But yes this worked:

  1. Select all(Default.aspx)
  2. Cut
  3. Save Default.aspx
  4. Paste
  5. Save Default.aspx

Done. New designer.cs generated. 🙂

Method 9

I often found that copy/pasting caused this behaviour for me. Most cases can be solved by editing the ID of a server control (just add a character, then delete it).

Also remember that control inside things like Repeaters aren’t visible in the designer file.

And yes, there are cases where you need to do the delete-the-file magic listed above – but the name-change solution will work most of the time.

Method 10

My experience is that if you want to do like in this article, like stated above.

Your markup file (aspx/ascx) has to include the CodeBehind=”MyPage.aspx.cs” attribute or else it won´t work. I blogged about it here.

Method 11

I’ve found a way to solve this problem without changing any code or running commands like “Convert to Web Application” – and it’s simple too!

What I found was that restarting Visual Studio often solves the problem, but sometimes it doesn’t. In those cases, if you close Visual Studio and then delete all content in the “obj” directory for the web project before you open it again, it has always worked for me.

(when started again you just add a space and remove it again and then hit save to have the designer file properly regenerated)

Method 12

(The following comes from experience with VS2005.)

If you edit an ASPX page while debugging, then the codebehind doesn’t get updated with the new classes. So, you have to stop debugging, trivially edit the ASPX page (like add a button or something), then click Design View, then delete the button. Then, your designer files should be updated.

If you are having a different issue with VS2008, then I can’t help.

Method 13

When you are in design view, right click on the screen and hit refresh.

Method 14

Another thing which worked was –

  1. Manually delete & then Create a designer file in filesystem.
  2. Edit Project file.
  3. Add code to include designer
    Eg: <Compile Include="<Path>FileName.ascx.designer.cs">
  4. Reload Project
  5. Open as(c/p)x file in design/view mode & save it.
  6. Check designer file. Code will be there.

Method 15

If you are using VS2013 or later , make sure that the code referenced with attribute “CodeBehind” not “CodeFile”, then do below steps

<%@ Control Language="C#" AutoEventWireup="true" CodeBehind="yourControl.ascx.cs" Inherits="yourControl.yourControl" %>
  • create empty designer page (or clear it if it’s already exists “yourControl.ascx.designer.cs”)
  • in the ascx (or aspx) copy all code , the delete it, then save. re-past it again , then save.
  • the designer file should be populated now.

Method 16

  • Select-all in the designer file and delete everything in the file, leaving it blank and then save
  • Select-all in the ASPX/ASCX file and cut everything and then re-paste it back
  • The designer file should have regenerated the code

Method 17

Here is wat i experienced ,
Select the website folder right click in the Solution Explorer, select Convert to Web application for all the aspx file a designer file will get generated.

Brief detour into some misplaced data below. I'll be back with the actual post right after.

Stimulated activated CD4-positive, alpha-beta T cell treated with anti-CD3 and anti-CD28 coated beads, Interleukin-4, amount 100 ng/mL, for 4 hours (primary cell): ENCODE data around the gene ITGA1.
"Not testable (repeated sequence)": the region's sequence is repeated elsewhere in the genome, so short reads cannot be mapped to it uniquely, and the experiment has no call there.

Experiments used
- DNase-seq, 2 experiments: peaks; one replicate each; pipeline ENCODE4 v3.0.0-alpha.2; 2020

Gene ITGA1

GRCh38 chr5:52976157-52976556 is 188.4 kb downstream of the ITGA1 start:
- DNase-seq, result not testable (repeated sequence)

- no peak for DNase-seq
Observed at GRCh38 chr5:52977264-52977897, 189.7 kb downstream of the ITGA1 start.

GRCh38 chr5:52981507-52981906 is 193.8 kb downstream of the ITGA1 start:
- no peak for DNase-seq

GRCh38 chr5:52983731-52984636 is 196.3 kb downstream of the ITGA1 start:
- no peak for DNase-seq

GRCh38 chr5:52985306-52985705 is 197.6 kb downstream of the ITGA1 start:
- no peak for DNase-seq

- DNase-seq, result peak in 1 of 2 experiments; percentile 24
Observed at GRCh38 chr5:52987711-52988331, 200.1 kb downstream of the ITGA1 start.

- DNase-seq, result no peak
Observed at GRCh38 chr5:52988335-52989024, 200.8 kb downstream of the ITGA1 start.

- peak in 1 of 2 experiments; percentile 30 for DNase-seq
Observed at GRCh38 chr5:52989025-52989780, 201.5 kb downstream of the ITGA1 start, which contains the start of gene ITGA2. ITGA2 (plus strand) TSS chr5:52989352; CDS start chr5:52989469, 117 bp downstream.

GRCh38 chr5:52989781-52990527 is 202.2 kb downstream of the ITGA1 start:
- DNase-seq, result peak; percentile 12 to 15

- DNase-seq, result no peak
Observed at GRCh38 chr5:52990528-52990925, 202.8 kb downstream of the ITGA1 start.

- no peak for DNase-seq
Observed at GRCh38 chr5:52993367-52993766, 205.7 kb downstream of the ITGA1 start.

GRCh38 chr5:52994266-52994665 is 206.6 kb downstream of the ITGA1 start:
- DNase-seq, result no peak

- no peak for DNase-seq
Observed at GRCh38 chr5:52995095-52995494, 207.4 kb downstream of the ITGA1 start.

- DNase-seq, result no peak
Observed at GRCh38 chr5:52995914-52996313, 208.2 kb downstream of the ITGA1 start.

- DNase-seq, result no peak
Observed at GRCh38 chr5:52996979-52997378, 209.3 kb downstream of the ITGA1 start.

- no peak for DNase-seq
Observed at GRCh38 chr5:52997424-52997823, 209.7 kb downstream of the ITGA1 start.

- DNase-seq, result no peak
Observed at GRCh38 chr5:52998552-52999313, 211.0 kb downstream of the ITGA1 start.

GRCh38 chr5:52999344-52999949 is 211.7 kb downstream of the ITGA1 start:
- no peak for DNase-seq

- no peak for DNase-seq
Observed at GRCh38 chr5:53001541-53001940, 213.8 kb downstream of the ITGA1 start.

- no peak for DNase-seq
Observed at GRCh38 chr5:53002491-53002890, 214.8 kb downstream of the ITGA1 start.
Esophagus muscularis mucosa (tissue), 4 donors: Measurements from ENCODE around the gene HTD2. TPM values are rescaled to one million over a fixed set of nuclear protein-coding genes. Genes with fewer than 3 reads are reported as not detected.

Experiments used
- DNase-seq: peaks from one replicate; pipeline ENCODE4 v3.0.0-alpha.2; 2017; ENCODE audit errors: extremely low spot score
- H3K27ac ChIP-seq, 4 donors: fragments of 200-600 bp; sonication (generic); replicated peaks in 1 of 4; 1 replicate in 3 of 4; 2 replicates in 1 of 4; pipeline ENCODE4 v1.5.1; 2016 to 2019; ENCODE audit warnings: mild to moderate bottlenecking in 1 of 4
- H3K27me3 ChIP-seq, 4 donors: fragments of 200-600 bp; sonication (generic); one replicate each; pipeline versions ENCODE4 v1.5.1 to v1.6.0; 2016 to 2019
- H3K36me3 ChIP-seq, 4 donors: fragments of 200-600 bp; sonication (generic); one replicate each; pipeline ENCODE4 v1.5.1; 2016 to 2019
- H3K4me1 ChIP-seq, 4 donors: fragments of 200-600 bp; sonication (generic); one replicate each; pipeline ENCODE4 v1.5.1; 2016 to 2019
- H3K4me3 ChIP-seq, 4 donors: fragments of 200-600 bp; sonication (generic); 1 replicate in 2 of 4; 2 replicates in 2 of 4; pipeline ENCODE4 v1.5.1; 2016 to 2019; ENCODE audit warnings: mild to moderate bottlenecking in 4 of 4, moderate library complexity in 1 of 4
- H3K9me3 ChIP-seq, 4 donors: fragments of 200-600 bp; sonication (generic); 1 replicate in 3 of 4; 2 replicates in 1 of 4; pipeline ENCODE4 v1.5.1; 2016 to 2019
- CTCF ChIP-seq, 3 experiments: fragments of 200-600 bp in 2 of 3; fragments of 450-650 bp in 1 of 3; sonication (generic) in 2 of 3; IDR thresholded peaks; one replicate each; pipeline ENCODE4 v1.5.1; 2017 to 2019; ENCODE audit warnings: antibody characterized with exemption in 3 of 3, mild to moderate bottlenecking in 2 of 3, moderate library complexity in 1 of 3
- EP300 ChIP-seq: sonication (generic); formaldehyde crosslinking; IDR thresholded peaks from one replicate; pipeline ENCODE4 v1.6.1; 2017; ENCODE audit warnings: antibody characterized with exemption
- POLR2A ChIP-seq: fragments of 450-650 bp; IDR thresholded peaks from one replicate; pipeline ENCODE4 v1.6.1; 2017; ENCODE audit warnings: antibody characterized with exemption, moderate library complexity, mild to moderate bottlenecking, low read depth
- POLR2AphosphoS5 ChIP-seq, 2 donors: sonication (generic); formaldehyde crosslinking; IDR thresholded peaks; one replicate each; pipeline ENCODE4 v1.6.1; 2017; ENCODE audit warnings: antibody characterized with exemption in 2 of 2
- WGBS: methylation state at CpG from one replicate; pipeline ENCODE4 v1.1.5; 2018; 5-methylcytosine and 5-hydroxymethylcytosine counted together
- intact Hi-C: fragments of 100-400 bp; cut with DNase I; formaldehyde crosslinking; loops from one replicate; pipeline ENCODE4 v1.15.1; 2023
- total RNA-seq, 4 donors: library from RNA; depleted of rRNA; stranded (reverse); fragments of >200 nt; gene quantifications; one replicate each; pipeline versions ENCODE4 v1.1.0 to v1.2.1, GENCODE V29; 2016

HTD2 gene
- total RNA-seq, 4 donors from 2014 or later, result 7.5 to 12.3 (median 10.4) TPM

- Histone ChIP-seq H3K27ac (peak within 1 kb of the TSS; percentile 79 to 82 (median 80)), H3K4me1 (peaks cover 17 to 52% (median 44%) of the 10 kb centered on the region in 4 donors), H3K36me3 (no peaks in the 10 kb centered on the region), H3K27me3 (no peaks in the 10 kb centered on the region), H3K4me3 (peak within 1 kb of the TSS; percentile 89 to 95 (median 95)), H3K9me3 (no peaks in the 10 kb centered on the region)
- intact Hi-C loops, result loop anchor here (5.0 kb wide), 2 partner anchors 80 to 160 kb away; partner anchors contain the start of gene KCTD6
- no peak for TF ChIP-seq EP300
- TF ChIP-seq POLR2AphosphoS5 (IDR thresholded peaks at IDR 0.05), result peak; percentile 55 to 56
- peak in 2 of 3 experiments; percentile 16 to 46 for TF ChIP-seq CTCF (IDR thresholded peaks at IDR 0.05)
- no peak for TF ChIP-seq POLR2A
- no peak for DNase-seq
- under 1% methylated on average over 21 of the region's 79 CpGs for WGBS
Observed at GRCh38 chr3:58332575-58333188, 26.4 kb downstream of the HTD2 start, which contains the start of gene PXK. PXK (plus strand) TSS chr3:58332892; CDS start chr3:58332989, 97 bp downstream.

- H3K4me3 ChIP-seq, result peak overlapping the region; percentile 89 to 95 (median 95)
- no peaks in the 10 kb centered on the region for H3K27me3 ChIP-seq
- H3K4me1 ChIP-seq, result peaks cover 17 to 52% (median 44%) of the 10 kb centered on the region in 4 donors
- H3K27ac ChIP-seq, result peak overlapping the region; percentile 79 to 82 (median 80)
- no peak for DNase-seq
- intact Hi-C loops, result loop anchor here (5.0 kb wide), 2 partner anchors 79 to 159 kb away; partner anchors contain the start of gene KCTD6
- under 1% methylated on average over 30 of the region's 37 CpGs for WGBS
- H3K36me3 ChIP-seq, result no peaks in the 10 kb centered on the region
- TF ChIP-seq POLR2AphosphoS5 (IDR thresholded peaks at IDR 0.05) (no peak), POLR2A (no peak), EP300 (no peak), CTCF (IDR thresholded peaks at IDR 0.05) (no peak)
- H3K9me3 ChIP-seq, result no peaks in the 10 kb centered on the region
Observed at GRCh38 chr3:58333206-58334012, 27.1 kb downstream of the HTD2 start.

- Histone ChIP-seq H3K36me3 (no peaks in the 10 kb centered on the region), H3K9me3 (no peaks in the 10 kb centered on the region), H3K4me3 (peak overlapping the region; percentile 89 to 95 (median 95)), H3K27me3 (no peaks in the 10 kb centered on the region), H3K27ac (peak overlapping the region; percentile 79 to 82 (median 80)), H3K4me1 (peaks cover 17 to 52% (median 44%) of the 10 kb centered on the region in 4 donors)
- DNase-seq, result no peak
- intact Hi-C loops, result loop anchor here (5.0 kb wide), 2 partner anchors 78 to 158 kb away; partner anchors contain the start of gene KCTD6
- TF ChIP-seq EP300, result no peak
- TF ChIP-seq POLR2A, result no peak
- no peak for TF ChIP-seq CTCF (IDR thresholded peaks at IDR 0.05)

Method 18

Just to add to the long list of answers here – I’ve just run into this issue in VS2010 (SP1) with an .aspx file. I tried adding and removing standard ASP controls (which has worked in the past) but in the end, I had to remove one of the runat=server lines from an existing control (and save) to force the designer file to regenerate.

Method 19

The solution the worked for me is:

I just copied the page and and pasted it in the same portion, then renamed the first page(what ever name) and renamed the copied page as the original page. Now the controls are accessible.

Method 20

I’ve encountered the same problem for years now, working in Visual Studio 2008. And I’ve tried every “solution” on StackOverflow and dozens of blogs, just like I’m sure all of you have. And sometimes they work, and sometimes they don’t, just like I’m sure all of you have encountered. And apparently it’s still an issue in VS2010 and VS2012.

So finally, a couple of months ago, I decided enough was enough, and over a few weeks I built a tool called “Redesigner” that generates .designer files. It’s open-source under the BSD license, with the source code available on SourceForge — free to use, free to steal, free to do anything you please with. And it does what Visual Studio fails to do so often, which is generate .designer files quickly and reliably.

It’s a stand-alone command-line tool that parses .aspx and .ascx files, performs all the necessary reflection magic, and spits out correct .designer files. It does all the parsing and reflection itself to avoid relying on existing code, which we all know too well is broken. It’s written in C# against .NET 3.5, but it makes pains to avoid using even System.Web for anything other than type declarations, and it doesn’t use or rely on Visual Studio at all.

Redesigner can generate new .designer files; and it offers a –verbose option so that when things go wrong, you get far better error messages than “Exception of type System.Exception was thrown.” And there’s a –verify option that can be used to tell you when your existing .designer files are broken — missing controls, bad property declarations, unreadable by Visual Studio, or otherwise just plain borked.